Chipotle took many of the elements that defined fast-food chains and elevated them by carving its own path. Where McDonald’s, Burger King, and other established giants promised quick, easy food at the lowest possible prices, Chipotle stood out by focusing on the use of fresh, responsibly-sourced ingredients.
Yes, Chipotle, too, aims to serve food quickly and at reasonable prices, but ensuring everything is as fresh and tasty as possible is the number one priority. The message aligned perfectly with Ells’ vision, and Chipotle stuck to it.
2. Stand for something
Chipotle isn’t the only fast-casual chain that’s serving great food. Although dedication to fresh produce forms an essential part of the brand’s message, the company’s ethos goes way beyond that.
Chipotle’s goal is to completely change the way people eat and think about fast food. Just because your burrito was made in two minutes and cost $6 doesn’t mean it can’t be healthy — as well as hormone and GMO-free.
The mission is to cultivate a community of consumers who care about their health, are environmentally conscious, and are aware of Chipotle’s sustainability initiatives.
Having good intentions just won’t cut it. If you want to attract loyal followers, you’ll have to find ways to prove you stand by your company’s core values.
3. Build trust
You can’t build a successful brand if you’re not honest and transparent with your customers. By visiting Chipotle’s website, you can quickly learn everything you need to know about what goes into your food: how and where it’s produced, why it’s good for you, as well as complete nutritional information about every last ingredient.
And when it’s time to order, everything is prepared in front of you.
Chipotle knows how to play to its strengths. They have a clear picture of their target audience, and all their marketing efforts are designed to build trust.
Since they do target a wide range of people, they are, for example, active on a variety of social media platforms. They run frequent events, and there’s even a loyalty club that leverages personalized marketing, increasing engagement with the brand as a result. Any fan can join and unlock access to unique and specialized offers.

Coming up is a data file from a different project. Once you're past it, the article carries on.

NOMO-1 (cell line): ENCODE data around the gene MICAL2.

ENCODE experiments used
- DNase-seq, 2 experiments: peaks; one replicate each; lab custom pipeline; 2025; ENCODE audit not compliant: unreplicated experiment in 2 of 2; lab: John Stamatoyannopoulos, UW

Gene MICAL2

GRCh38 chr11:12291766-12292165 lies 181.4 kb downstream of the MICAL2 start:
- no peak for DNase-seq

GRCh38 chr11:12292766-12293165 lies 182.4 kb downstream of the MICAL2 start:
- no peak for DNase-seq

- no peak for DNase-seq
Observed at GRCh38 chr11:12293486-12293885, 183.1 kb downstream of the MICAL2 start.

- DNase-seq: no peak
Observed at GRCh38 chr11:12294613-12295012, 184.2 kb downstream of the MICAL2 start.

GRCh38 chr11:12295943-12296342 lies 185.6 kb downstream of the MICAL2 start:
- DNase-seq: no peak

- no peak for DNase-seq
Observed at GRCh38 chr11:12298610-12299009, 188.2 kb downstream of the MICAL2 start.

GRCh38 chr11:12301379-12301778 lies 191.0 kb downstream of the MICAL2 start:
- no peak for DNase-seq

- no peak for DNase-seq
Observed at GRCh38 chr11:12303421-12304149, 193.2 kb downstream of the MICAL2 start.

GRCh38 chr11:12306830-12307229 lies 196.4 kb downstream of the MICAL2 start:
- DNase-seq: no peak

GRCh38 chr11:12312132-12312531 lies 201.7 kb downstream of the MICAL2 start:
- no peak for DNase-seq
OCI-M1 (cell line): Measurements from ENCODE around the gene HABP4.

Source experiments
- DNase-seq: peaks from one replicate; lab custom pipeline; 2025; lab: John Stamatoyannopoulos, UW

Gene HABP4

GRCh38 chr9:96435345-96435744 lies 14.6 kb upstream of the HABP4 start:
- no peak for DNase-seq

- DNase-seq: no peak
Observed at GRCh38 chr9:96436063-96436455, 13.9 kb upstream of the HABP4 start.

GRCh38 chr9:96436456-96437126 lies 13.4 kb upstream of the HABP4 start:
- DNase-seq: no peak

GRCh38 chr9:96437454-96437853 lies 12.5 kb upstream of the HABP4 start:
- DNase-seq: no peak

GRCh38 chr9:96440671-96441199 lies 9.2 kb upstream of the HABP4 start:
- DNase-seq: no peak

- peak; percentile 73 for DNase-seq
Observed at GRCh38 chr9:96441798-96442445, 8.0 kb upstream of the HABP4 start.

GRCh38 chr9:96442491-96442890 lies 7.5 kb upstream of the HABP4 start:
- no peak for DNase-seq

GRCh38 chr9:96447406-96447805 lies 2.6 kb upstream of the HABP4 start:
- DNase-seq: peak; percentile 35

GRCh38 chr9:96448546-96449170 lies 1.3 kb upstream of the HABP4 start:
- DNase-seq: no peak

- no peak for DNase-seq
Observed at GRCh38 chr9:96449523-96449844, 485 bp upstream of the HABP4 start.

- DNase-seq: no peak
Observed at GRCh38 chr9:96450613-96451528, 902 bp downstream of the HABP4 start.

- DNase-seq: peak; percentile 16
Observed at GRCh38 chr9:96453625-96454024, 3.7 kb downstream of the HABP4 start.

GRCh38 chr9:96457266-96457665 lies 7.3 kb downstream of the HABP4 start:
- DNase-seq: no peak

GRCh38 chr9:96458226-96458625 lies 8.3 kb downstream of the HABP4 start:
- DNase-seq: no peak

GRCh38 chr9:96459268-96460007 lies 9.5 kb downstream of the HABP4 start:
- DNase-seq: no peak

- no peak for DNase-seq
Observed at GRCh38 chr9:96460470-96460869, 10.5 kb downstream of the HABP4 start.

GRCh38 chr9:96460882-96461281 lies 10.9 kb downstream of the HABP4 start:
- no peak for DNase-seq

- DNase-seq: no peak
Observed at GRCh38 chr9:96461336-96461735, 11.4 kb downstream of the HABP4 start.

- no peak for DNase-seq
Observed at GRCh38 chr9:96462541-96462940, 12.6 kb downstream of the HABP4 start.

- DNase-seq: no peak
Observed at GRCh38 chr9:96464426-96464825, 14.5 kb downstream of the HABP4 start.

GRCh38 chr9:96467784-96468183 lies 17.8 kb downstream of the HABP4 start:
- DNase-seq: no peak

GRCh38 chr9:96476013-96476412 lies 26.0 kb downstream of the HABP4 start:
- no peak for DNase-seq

4. Learn to adapt
While you want to be consistent with your core message and values, you should be willing to adapt your strategy during turbulent times. A good example is Chipotle’s quick recovery from its food-safety crisis in 2015, as described by CMO Chris Brandt.
Instead of cleaning house by firing all of its agencies and sticking to the original “reliably-sourced” message (which was already being picked up by other fast-food chains), Chipotle decided to follow a slightly different path.
By drawing inspiration from its core values, the message shifted to “food that you can feel good about eating.” This small — yet significant — change in direction resonated with fans, contributing to Chipotle’s strong comeback.
Chipotle's focus on simplicity and clarity has really paid off. It's made a big impact on US pop culture over the last decade and has become one of the first things people think of when they're in the mood for Mexican food. And their financial results speak for themselves.
While it's not particularly flashy, Chipotle’s expert brand-building has done exactly what it needed to: build trust with customers and help the business to grow. There's a lot to learn from this burrito behemoth — what lessons will you apply to your own brand?